Encouraged by Kim’s fabulous Chinese BBQed pork, I decided to try some more exotic recipes – up till now I’ve been fairly staying around things that are either French, or pretty familiar to a French palate.

Now, since I’m cooking for two Californians, I also decided that Chinese food is not something I should attempt – they’re a bit too familiar with it for me to feel comfortable with something like that. Same thing with Mexican food, I suppose! I’d rather leave that for Kim’s own turn on Wednesdays, or whenever Sean feels like going nuts himself.

Fortunately, there are plenty of other places or traditions to choose from. And while I wait for my online-order whale blubber to arrive so I can try Inuit cuisine (WARNING: this is a joke. Any Lightholders reading this need NOT change the locks to their appartment door and call the Taste Police…), I decided on trying something… islandey. This week I will be making a Cari d’Espadon (that is, if I find swordfish today of course…) straight from Reunion Island – report to be posted in a month or so probably! razz – but last week I settled for a Polynesian starter. 

So, we had: Tahitian-style Raw Fish, Turkey with Dried Fruits and Chestnuts, and Coffee and Cardamom cream.


Tahitian-style Raw Fish (4)

  • 400g of very fresh tuna
  • 1 tin coconut milk
  • 5-6 limes
  • 3 carrots
  • 1 cucumber
  • 1 onion
  • 2 tomatoes

Start with cleaning the fish thoroughly (or having your fishmonger do it…), removing the black part of the tuna, the skin, and any large piece of fat. Cut it in small bites, put in a large salad dish.

Grate the carrots, dice the other vegetables finely.

Juice the limes and cover the fish with the juice. Mix well, make sure that all the fish is covered. Let it marinate for 5-7 mns.

Add the coconut milk, which will stop the ‘cooking’ of the fish by the lime juice. Mix well, add the other vegetables, add salt to taste, mix again and serve.

Delicious, refreshing, healthy and unusual, I personally loved that one, and wil probably make it again for myself just so I eat fish more regularly. There are other recipes out there for such type of dish, and they include a lot more spices (ginger, peppers, you name it…) but I kinda liked the mild taste of this one. If I want hot food, I’ll order from Kin Khao, thank you!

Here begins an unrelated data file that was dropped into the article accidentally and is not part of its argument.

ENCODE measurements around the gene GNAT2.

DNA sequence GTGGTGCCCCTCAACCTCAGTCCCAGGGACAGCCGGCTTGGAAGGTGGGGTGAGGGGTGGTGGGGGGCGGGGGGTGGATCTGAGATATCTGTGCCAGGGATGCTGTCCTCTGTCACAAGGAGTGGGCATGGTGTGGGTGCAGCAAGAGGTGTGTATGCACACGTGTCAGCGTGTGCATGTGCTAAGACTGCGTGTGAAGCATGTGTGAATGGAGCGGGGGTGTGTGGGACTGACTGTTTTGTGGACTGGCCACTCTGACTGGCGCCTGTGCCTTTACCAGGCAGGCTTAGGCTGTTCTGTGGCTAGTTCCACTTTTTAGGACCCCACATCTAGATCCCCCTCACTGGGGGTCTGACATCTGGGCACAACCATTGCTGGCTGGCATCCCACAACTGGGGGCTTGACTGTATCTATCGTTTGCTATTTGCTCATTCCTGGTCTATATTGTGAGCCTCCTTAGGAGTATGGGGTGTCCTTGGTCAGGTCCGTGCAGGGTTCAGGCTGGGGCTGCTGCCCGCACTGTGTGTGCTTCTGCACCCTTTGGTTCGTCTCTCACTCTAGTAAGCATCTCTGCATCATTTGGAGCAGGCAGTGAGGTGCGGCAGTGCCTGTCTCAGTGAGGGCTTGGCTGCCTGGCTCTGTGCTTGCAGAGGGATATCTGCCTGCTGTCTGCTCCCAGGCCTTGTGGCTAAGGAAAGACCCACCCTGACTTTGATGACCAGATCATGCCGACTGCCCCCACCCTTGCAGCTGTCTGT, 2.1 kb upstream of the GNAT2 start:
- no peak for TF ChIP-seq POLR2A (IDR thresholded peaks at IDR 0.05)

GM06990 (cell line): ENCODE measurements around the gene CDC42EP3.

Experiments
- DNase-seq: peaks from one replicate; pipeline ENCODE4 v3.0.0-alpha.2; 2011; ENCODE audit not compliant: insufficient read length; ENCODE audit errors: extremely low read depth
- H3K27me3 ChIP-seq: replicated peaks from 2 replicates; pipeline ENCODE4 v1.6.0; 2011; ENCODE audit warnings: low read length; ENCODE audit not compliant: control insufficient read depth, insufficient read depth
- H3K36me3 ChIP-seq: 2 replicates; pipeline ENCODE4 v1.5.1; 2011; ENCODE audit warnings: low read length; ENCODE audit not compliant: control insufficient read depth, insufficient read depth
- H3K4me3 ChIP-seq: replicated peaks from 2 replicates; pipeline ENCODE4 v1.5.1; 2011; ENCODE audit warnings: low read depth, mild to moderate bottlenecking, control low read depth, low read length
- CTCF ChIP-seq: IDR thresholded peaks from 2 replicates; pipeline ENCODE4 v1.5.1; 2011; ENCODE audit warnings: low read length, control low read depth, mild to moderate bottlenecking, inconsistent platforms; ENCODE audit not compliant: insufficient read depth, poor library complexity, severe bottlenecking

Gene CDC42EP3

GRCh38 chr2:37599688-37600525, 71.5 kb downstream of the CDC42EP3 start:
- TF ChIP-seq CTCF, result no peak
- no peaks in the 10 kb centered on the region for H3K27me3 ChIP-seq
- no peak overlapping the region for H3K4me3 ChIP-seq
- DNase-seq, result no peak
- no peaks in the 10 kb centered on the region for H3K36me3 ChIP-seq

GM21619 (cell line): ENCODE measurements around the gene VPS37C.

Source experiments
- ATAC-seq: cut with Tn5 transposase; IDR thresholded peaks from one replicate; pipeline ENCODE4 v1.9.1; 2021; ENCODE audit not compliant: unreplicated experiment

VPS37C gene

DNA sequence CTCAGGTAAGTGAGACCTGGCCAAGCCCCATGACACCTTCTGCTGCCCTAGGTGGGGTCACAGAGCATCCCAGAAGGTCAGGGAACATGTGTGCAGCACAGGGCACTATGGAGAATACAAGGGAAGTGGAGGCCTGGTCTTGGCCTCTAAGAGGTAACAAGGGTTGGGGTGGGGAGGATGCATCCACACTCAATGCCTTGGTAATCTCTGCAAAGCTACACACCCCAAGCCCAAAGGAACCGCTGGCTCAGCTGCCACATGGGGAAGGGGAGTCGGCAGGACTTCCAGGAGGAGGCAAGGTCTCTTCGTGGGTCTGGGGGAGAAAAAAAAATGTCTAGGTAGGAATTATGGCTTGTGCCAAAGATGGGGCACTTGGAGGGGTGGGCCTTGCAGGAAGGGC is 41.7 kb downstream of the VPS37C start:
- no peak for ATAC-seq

Two notes: first off, I didn’t find any fresh tuna on a Monday, so I got some salmon instead. Worked very well indeed. Also, you can leave the fish in the lime juice longer to ‘cook’ more, but no more than 20mn apparently – after that, you might as well break out the pan and the butter, really!


Turkey with dried fruits and chestnuts (4)

  • 700g of turkey breast
  • 2 onions
  • 100g diced bacon or pancetta
  • 1 teaspoon honey
  • A good dash of cinammon
  • A dash of balsamic vinegar
  • 1 glass stock (vegetable)
  • 3 or 4 dates
  • 3 or 4 dried apricots
  • 2 or 3 dried figs
  • A few raisins
  • Bay leaves, thyme
  • Roast chestnuts (one large tin)

Chop the onions in thin slices, then cut the turkey into large cubes. In a big pot (need I say it again? Le Creuset cast iron! Go get one, dammit!) lightly cook the onions, the bacon or pancetta, then add the turkey and let it get a nicely golden brown colour.

Add the vinegar, the stock, the honey and the cinammon.

Chop the dried fruits (dates, apricots and figs) in small bits and add them to the simmering dish along with the raisins, the bay leaves and the thyme.

Then leave it to cook gently for about an hour, making sure there’s always some liquid in there.

Just before serving, heat up the chestnuts in a pan with some butter; serve together.

While very different from the entree – definitely a Mediterranean feel to this dish, Moroccan maybe, even though the recipe’s comments simply pegged it as ‘medieval’ - this was quite a tasty dish as well and I’ll file that one for re-making, although it does require a bit more effort than the fish. I can easily picture this as a very nice Holiday dish.


Coffee and Cardamome Cream (4)

  • 40 cl liquid cream
  • 120g brown sugar
  • 5 egg yolks
  • 10 cl strong coffee
  • 2 tablespoon instant coffee
  • 5 pods green cardamome
  • 1 tea spoon powdered cardamome

First of all, select a dish that will be suitable for ‘bain-marie’ cooking. As I managed to destroy one dish while making this dessert, I have to insist that this step is quite important, more so than you would believe. Or maybe I’m just dumb. shock

Open the cardamome pods and take out the seeds.

In that carefully selected dish put the cream, the coffees (liquid and powder), the brown sugar, the cardamome seeds and powder; beat the yolks together and then add them to the mix as well. Whip it lightly, then put the dish in the bain-marie.

Let it cook there and stir regularly with a wooden spoon, until the cream is thick enough to stick to the spoon some. Pour into individual cups, then refrigerate for twelve hours.

Quite tasty, even for someone who’s not usually a fan of coffee. I’d recommend, for people like me who aren’t used to caffeine, to avoid eating this before going to bed, it could create problems for your sleep cycle. If you drink coffee regularly though, this is weak enough that you won’t mind.

This was one recipe that almost didn’t happen. First week I tried it I ended up spilling the whole cream on the stove, then this week I cracked a dish – mine, fortunately, not one of Kim’s. Should anyone attempt this one, let me know if I’m just clumsy, or if there is, as I suspect, A HORRIBLE CURSE ON THIS CREAM! EEEEYYAAAARGH!!

Ah. Who said this blog was turning into a boring recipe list, mmh? Who said the insanity had gone out of it?